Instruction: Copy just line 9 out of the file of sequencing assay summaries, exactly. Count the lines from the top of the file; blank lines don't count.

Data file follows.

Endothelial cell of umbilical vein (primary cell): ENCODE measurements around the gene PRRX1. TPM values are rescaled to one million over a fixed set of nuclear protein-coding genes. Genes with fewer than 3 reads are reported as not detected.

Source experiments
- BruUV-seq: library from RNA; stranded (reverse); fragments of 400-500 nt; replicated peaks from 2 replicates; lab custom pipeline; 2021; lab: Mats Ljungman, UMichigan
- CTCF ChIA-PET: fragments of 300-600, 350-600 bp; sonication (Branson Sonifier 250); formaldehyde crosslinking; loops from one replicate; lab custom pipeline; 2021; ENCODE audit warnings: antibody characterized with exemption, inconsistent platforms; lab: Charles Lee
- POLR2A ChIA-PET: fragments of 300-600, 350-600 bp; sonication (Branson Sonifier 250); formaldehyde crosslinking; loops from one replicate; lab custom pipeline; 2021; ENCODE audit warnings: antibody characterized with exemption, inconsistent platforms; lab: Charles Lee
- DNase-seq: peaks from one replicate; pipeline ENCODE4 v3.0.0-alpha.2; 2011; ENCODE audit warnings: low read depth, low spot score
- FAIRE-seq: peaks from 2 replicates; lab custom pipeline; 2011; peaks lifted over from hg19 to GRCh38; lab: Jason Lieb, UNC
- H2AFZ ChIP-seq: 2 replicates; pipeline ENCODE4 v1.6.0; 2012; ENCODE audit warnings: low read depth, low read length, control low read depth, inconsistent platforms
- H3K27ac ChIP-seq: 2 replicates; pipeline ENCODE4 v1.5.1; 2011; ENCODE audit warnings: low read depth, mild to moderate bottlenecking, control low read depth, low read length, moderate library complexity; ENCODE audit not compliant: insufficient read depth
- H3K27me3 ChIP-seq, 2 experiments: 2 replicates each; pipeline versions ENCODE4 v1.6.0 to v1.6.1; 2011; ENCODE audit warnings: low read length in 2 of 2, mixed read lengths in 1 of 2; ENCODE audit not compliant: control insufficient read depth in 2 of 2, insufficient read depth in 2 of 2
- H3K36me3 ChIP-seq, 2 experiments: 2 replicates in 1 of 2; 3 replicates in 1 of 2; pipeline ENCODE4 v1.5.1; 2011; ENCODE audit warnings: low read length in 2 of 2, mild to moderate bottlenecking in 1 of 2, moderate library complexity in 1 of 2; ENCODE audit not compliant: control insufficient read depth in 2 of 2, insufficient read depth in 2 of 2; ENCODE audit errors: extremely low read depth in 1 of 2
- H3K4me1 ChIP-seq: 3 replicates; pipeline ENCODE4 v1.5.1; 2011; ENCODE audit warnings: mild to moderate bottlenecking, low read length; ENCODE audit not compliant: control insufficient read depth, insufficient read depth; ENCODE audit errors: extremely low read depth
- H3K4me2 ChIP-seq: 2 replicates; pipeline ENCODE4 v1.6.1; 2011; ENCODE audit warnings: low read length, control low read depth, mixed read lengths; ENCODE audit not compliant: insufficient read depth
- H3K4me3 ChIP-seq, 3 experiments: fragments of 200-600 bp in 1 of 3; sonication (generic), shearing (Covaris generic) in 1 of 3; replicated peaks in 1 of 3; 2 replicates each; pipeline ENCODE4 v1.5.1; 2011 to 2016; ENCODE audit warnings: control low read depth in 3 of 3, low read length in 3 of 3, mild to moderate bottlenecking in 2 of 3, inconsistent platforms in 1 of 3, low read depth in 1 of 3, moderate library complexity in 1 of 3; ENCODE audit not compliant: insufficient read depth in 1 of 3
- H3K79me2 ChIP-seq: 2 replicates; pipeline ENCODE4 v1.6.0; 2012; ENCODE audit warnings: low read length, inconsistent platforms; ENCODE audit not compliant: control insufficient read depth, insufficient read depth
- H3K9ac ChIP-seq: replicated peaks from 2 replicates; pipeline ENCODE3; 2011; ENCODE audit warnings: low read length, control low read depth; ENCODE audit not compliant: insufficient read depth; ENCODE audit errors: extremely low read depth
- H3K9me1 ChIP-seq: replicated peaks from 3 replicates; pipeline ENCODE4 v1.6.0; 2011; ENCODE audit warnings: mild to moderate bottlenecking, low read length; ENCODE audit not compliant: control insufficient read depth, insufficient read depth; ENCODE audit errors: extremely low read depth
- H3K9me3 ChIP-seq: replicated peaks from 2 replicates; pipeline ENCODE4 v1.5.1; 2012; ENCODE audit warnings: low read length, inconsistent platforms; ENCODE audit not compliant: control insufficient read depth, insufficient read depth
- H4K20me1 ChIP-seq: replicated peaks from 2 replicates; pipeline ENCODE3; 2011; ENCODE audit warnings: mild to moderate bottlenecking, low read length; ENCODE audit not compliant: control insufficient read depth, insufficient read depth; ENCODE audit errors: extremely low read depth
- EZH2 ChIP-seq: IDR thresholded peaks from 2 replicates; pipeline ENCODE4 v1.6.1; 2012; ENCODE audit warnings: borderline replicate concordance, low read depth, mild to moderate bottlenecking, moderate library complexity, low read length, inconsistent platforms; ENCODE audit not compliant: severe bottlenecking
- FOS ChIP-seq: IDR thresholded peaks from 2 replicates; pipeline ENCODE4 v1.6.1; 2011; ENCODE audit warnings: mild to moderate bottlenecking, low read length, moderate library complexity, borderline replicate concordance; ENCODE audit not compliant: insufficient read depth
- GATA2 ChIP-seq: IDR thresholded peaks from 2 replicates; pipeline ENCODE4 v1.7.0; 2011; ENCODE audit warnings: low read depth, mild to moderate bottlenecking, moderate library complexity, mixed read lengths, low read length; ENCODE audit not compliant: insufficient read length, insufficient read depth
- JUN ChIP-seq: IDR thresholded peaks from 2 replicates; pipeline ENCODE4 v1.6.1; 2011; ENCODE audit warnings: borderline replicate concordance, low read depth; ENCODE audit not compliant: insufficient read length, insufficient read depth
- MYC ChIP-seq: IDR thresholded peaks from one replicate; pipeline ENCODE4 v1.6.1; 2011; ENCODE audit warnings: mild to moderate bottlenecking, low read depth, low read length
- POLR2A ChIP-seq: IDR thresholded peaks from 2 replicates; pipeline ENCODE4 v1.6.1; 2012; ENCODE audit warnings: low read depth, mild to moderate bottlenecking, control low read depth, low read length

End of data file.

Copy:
- H3K27ac ChIP-seq: 2 replicates; pipeline ENCODE4 v1.5.1; 2011; ENCODE audit warnings: low read depth, mild to moderate bottlenecking, control low read depth, low read length, moderate library complexity; ENCODE audit not compliant: insufficient read depth